Family: Clusiaceae, St. Johnswort
Synonyms: Hypericum formosum Other names: Nomenclature: scouleri = named after Scouler Nativity / Invasiveness: Montana native plant
General: perennial with rather widespread slender stolons and rhizomes, the erect stems usually many, 10-80 cm tall, simple to freely branched.
Leaves: opposite, ovate-lanceolate to oblong-elliptic or obovate or almost round, 1-3 cm long, usually purplish-black dotted, especially along the edges, the bases somewhat clasping.
Flowers: few in open clusters with leafy bracts. Sepals triangular to ovate-lanceolate, 4-5 mm long, purplish-black dotted, usually blunt or rounded, sometimes small-toothed. The 5 petals pale to bright yellow, about twice the length of the sepals, conspicuously purplish-black dotted along the edges, or blackish-small-toothed. Stamens 75-100, joined in 3-5 distinct groups. Styles slender, 3-5 mm long.
Fruits: capsules, 6-9 mm long, 3-celled. Seeds about 0.8 mm long, yellow to brownish, finely net-veined but apparently shallowly lined lengthwise.
Mostly in moist places from the foothills to well up in the mountains, in w. and c. parts of MT. Also from B.C. to Baja Calif., and to WY and c. Mexico.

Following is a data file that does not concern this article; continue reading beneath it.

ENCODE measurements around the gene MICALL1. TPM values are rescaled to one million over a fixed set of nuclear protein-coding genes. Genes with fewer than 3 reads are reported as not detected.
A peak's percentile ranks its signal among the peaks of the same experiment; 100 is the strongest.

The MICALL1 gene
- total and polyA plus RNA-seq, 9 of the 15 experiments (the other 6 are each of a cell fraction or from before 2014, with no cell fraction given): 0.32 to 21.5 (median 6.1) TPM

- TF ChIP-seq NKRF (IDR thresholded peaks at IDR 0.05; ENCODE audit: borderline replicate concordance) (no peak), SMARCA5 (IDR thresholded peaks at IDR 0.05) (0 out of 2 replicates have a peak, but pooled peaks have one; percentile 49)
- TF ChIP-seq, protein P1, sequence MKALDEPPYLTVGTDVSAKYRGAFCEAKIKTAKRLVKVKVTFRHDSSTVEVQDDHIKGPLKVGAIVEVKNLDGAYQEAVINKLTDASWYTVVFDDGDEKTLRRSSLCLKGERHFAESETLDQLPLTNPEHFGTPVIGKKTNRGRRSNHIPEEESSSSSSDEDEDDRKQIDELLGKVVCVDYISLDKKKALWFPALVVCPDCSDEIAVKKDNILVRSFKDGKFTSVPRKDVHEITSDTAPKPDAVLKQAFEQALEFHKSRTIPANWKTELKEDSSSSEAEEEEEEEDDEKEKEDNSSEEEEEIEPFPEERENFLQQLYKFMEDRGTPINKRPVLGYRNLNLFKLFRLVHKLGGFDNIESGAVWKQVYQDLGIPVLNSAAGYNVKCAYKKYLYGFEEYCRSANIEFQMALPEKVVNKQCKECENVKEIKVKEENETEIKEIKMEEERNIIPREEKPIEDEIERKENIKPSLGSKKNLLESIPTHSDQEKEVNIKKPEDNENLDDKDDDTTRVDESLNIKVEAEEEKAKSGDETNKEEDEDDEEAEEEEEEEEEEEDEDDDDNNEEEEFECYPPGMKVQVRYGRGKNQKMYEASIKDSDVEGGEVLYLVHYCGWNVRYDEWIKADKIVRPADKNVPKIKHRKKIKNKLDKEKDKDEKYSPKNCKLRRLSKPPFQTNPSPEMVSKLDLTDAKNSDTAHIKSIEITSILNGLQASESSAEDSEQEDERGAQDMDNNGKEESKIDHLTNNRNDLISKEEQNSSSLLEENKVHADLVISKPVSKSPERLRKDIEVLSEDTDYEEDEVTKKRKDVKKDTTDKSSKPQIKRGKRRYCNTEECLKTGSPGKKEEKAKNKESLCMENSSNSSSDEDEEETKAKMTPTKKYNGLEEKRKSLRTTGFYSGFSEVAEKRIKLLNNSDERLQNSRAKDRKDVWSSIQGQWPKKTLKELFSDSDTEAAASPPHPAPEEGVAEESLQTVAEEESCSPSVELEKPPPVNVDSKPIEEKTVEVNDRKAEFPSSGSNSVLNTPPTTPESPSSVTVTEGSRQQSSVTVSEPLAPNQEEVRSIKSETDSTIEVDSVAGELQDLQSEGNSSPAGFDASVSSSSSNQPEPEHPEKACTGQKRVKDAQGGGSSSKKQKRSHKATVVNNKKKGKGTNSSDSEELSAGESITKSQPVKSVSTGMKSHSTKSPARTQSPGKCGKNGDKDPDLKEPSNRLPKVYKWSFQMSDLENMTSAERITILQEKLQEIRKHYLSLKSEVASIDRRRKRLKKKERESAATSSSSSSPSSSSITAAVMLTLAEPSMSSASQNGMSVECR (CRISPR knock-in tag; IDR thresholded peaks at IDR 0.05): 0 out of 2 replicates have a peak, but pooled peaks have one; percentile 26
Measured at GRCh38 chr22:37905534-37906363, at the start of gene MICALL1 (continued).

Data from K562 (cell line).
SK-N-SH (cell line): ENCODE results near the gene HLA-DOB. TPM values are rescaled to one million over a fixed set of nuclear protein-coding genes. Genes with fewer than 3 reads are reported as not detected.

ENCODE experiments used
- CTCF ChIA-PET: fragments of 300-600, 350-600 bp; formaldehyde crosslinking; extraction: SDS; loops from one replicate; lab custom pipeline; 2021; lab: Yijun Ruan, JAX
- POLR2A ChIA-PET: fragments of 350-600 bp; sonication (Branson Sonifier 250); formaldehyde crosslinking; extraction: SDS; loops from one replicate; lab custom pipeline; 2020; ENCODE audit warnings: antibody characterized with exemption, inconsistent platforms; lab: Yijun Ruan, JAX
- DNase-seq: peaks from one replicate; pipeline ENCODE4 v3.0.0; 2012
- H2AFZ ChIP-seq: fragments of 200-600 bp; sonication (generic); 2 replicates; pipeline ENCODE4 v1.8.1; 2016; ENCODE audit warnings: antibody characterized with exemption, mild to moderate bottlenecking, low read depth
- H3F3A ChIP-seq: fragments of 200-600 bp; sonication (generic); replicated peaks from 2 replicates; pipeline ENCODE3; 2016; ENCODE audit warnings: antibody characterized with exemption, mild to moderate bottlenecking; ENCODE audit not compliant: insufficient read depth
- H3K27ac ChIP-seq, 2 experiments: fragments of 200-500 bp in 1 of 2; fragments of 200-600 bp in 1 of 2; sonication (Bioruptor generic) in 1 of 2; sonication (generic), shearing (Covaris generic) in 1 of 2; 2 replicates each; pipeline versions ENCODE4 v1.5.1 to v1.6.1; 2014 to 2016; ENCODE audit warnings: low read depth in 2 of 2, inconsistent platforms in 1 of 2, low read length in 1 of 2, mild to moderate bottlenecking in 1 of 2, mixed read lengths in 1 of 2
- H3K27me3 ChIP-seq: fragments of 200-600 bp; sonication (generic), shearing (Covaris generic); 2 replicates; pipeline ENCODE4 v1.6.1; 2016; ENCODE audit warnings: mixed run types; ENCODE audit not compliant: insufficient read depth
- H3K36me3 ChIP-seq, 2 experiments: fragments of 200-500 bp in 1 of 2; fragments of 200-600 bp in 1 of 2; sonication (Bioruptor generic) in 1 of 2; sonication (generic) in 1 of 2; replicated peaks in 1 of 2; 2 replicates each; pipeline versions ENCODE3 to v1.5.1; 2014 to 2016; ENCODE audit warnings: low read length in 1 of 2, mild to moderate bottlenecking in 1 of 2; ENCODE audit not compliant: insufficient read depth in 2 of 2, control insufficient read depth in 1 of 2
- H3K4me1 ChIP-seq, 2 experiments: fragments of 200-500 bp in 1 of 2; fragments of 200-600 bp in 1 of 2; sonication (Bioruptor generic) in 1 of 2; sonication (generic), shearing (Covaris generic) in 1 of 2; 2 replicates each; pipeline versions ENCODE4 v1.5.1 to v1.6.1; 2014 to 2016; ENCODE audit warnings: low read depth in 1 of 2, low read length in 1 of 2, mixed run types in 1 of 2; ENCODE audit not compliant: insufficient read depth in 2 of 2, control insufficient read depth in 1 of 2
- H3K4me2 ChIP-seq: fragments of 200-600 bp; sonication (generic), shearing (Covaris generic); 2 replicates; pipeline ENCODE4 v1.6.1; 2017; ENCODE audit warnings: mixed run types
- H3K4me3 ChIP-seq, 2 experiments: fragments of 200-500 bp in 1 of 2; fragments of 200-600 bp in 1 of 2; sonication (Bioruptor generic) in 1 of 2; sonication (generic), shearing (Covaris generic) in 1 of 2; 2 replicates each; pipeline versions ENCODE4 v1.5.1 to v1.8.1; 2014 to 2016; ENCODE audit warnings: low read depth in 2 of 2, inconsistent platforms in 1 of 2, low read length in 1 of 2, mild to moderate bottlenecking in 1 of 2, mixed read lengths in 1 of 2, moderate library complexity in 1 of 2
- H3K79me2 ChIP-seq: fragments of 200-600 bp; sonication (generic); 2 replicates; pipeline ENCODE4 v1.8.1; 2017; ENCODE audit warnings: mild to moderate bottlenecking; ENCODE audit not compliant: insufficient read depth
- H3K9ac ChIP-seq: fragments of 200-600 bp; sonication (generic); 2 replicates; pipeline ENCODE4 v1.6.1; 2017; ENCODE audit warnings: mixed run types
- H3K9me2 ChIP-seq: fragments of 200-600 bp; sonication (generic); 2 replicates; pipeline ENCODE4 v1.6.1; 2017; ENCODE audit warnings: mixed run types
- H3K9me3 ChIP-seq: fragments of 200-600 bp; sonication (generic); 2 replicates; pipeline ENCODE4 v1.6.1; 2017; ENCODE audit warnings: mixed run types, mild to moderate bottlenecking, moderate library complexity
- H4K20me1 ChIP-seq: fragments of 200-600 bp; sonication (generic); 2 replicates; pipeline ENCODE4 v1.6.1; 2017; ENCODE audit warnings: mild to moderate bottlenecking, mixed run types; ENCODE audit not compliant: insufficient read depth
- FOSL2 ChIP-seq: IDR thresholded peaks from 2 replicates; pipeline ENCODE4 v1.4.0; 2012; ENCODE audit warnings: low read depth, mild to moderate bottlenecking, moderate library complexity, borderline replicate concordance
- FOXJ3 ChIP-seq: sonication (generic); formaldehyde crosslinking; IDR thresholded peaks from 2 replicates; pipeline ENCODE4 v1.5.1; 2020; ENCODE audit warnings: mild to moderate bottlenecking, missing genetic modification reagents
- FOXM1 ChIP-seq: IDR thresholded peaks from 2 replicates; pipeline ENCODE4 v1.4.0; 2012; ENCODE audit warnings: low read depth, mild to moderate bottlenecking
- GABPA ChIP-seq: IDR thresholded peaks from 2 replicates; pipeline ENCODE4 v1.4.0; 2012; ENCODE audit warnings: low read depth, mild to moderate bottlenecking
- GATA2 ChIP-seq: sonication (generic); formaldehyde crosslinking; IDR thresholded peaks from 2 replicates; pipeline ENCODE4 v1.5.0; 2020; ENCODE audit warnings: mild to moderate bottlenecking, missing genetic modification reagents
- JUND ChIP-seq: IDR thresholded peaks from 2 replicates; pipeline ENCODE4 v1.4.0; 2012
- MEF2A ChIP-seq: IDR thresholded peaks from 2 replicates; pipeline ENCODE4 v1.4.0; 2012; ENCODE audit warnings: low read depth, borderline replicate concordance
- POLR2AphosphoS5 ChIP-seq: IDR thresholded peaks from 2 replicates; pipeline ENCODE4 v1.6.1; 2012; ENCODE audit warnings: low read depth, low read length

The plant has been eaten fresh, dried or ground into flour and used like acorn meal.
Western St. John's-wort was used medicinally mostly by the Shoshoni Indians. They used the plant in several ways as a poultice for sores, swellings, wounds and cuts. The dried root was used for toothache. An infusion of tops was taken over a long period of time for venereal disease. The Paiute tribe used the flowers for perfume. The Shoshoni and Paiute made a decoction of the plant used as a bath for aching feet.
ssp. nortoniae (M.E. Jones) J. Gillett: A more slender, mostly simple-stemmed plant up to about 20 cm tall, often with relatively broader leaves, the sub-alpine ecotype.
ssp. scouleri Hook.: Plants mostly over 20 cm tall and frequently branched, occurring from the lowlands to moderate altitudes in the mountains.
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